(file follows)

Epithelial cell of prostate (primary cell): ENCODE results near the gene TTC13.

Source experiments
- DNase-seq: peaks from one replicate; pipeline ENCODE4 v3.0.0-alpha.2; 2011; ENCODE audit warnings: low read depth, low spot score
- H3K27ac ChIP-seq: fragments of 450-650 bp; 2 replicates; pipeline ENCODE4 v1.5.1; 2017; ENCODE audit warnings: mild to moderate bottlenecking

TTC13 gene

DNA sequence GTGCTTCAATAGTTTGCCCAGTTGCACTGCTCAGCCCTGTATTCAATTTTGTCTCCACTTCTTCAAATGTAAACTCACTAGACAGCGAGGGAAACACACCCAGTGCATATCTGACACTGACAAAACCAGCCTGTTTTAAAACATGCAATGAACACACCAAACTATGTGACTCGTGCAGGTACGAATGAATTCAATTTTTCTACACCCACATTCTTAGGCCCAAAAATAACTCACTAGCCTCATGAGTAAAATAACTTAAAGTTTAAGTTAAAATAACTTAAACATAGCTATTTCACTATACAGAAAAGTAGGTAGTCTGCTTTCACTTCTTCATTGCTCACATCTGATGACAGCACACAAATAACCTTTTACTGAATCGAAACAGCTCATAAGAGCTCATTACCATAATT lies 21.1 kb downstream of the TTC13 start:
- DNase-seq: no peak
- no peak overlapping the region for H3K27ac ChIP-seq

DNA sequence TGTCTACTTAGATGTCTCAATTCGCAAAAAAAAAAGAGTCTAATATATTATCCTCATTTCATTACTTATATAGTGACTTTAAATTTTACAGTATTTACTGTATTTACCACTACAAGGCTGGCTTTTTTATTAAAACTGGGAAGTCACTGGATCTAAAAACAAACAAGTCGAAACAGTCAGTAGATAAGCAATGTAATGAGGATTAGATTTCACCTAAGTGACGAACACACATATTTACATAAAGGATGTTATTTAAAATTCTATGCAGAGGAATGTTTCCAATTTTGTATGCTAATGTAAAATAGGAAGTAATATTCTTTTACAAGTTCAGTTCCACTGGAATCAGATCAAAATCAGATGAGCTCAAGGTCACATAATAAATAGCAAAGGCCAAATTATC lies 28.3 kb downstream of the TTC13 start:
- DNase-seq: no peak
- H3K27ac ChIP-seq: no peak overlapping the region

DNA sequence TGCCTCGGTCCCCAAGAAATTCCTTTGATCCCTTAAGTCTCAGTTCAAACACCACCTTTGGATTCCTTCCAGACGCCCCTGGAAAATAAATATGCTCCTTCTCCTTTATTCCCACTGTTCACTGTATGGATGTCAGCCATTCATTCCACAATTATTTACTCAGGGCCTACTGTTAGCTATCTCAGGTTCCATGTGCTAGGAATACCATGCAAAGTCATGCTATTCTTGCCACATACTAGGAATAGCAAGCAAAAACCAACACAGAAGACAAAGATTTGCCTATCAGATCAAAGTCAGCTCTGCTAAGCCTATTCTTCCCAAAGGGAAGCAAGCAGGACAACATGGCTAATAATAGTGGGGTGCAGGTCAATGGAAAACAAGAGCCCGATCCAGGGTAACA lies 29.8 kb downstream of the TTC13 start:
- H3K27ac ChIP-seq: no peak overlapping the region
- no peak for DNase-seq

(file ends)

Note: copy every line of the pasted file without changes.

Epithelial cell of prostate (primary cell): ENCODE results near the gene TTC13.

Source experiments
- DNase-seq: peaks from one replicate; pipeline ENCODE4 v3.0.0-alpha.2; 2011; ENCODE audit warnings: low read depth, low spot score
- H3K27ac ChIP-seq: fragments of 450-650 bp; 2 replicates; pipeline ENCODE4 v1.5.1; 2017; ENCODE audit warnings: mild to moderate bottlenecking

TTC13 gene

DNA sequence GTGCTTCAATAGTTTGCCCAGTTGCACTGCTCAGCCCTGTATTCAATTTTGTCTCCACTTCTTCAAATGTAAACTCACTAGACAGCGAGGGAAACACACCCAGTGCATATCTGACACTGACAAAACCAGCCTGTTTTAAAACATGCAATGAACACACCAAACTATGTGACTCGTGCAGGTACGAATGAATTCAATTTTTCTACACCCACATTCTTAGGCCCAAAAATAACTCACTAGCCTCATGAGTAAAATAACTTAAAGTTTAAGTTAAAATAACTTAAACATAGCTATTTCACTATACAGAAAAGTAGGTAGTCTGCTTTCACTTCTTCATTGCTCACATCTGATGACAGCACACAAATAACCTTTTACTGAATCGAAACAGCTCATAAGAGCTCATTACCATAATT lies 21.1 kb downstream of the TTC13 start:
- DNase-seq: no peak
- no peak overlapping the region for H3K27ac ChIP-seq

DNA sequence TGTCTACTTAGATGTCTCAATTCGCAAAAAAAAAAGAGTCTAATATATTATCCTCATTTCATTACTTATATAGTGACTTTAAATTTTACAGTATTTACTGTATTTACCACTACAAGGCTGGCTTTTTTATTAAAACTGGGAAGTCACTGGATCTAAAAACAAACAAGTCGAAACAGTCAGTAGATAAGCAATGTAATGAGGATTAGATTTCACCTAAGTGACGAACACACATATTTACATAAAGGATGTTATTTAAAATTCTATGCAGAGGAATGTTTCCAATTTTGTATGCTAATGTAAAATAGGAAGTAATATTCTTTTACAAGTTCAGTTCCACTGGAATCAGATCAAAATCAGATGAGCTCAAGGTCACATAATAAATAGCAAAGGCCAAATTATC lies 28.3 kb downstream of the TTC13 start:
- DNase-seq: no peak
- H3K27ac ChIP-seq: no peak overlapping the region

DNA sequence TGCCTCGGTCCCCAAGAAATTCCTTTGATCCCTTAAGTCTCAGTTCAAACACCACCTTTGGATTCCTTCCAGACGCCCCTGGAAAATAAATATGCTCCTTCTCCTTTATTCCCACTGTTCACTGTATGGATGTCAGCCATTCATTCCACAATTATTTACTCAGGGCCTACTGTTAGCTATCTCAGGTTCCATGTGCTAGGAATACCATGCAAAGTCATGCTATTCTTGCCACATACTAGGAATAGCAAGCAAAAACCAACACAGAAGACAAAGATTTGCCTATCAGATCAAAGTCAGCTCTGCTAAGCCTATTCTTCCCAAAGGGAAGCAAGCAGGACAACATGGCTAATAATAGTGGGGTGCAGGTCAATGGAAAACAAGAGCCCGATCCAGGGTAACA lies 29.8 kb downstream of the TTC13 start:
- H3K27ac ChIP-seq: no peak overlapping the region
- no peak for DNase-seq